at Birtley near Newcastle. Herbert was described as a ‘land agent and colliery manager’.
The Fenwicks were an established family of bankers in Northumberland during the nineteenth
century. Herbert’s grandfather, George (1811-1882, shown right) was a senior partner
in Lambton’s Bank and also had interests in hunting and was a director of the North
George’s son, George Anthony Fenwick (1840 - 1912) continued the family’s banking
interests. He died on ‘the hunting field’.
Herbert and Violet purchase Temple Dinsley
When his will was proved in 1905, Charles Perkins’ net estate was almost £480,000.
After providing for his wife and settling various legacies bequests, Charles left
the residue of his estate to his two daughters, Violet Edith and Nancy.
A few years later, in 1908, Herbert and Violet Fenwick bought Temple Dinsley. Almost
immediately, Sir Edwin Lutyens was engaged to extend the mansion. He was introduced
by Mark Fenwick for whom Edwin had designed Abbotswood at Stow on the Wold. As well
as this construction programme, over the next five years or so the Fenwicks commissioned
the building of several houses (including the mansion at Hill End which was intended
for Violet’s friend, Mrs Gwendolen Fellows) designed by Lutyens around Preston, which
has produced a uniform feel to the architecture of the area. This re-vitalising of
the village’s property stock is chronicled in detail at this link: Sir Edwin Luyens.
The major source of the funding of these projects was provided by Violet Fenwick.
It could therefore be well argued that much of Preston owes it character to her.
(More information has emerged confirming this conclusion - seeAddendum below)
The couple had four children, the last three of whom were born at Temple Dinsley.
Sadly, the eldest, Charles drowned during a fishing expedition to Norway in 1912/13.
Like many of the ladies of Temple Dinsley, Violet Perkins took an interest in Preston
School which was on her doorstep. The school log-book contains these comments: ‘Mrs
Fenwick supplies the infants every day with milk. This is much appreciated by the
children’ (Jan 28, 1909). ‘Mrs Fenwick has given £1 to be used at the discretion
of the Head Mistress’.(4 February 1909) ‘Mrs Fenwick during her visit offered two
prizes for needlework to be given at Midsummer’ (2 May 1914).
From around 1913, the relationship between Herbert and Violet became strained (which
may be the reason Violet ordered the building of ‘Hill End’). This culminated in
a divorce in October 1917. During this time, Violet continued to live at Temple Dinsley.
The mansion was then sold in 1918.
A photograph album of the Fenwicks
Herbert George Fenwick (1870 - 1937)
Violet Edith Fenwick
(The portrait is entitled, ‘On the Terrace’ and was painted by Annie Swynnerton (1844
- 1933). She studied at
the Manchester School of Art and then in Paris and Rome. Bottom right of the frame
‘British School’ which is perhaps a reference to the school in Hitchin)
(Left to right) David, Rachel and Jonathan)
David and Rachel
David (left) and Jonathan in the garden of Temple Dinsley.
(This was also painted by Annie Swynnerton)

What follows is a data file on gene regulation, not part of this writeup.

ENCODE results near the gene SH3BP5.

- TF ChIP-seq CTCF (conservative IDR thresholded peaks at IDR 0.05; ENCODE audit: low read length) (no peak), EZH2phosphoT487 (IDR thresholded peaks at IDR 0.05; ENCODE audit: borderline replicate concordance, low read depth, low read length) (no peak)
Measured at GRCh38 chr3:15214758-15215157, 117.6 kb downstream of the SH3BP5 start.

(I am grateful to Herbert and Violet’s grandson, Benedict Fenwick, for providing
and giving permission to reproduce them here. Benedict has traced his ancestry,
appropriately entering their details in a leather-bound book intended to record
breeding details of racing horses - a nice touch, of which he is inordinately proud!)
Documents revealed by new catalogue entries at Hertfordshire Archives and Local Studies
and a recent meeting with Benedict Fenwick have shone more light on his grandmother,
Violet Fenwick’s, key role in the evolution of the building stock of Preston in the
early part of the twentieth century.
As already noted, in 1908, Herbert Fenwick purchased the Temple Dinsley Estate from
James Barrington-White. ‘Purchased’, is perhaps not the correct word as on 10 August
1908, Herbert signed a mortgage agreement with James when he borrowed £20,000 at
4% interest. The security was Temple Dinsley, Temple Farm, The Cottage and the Temple
land. The loan was to be repaid on 10 February 1909.
Various cottages around Preston were also purchased hy Herbert from the Pryor brothers.
And in September 1910, Herbert also bought land at Hill End, near Preston.
By the hand of Lutyens, Temple Dinsley was remodelled and several new cottages were
built as well as the Hill End mansion. The latter was ordered by Violet Fenwick for
a dear friend, Gwendolen Dorothy Fellows (nee Jefferson). She had recently divorced
her husband, Coulson Churchill Fellows who later died in 1915 from an illness contracted
on active service.
Then, on 15 January 1913, Herbert borrowed a further £6,200 at 3.75% from Sir Joseph
Frederick Laycock and William Edmund Paget. Sir Joseph haled from the same area as
Violet and was a childhood friend. He was also a trustee of her son. William’s wife,
Barbara Paget’s father was William Slingby Hunter. He was a brother of Violet’s mother.
So the loan was provided by two rich men from Violet’s circle of friends. The loan
was to be repaid in instalments: £2,100 due on 30 January 1912 and the remainder
in the following July and January. These repayments were not met.
In July 1914, Herbert borrowed a further loan of £2,100 from Laycock and Paget, making
a total debt to the pair of £8,300. This financed the rebuilding work at Preston.
On 30 June 1916, the full debt was transferred from Herbert to Violet.
That same day, all of Herbert’s holdings at Preston were conveyed from Herbert to
Violet. The deed notes, ‘...the hereditaments were purchased by the husband at the
request of the wife’ out of monies standing in their joint bank account and HGF’s
account..’The greater part of which monies arose from the seperate income of the
wife’ and ‘the husband admits that the purchase monies...were satisfied wholly out
of monies belonging to the wife’.
As a result, Violet was the sole owner of the Temple Dinsley Estate. She sold the
Estate to Douglas Vickers on 24 May 1918 and, subsequently, the Hill End Mansion
on 5 July 1918 for a total sum of £55,000)
ADDENDUM - Confirmation of Mrs Violet Fenwick’s dominant role in the forming of Preston
in the twentieth century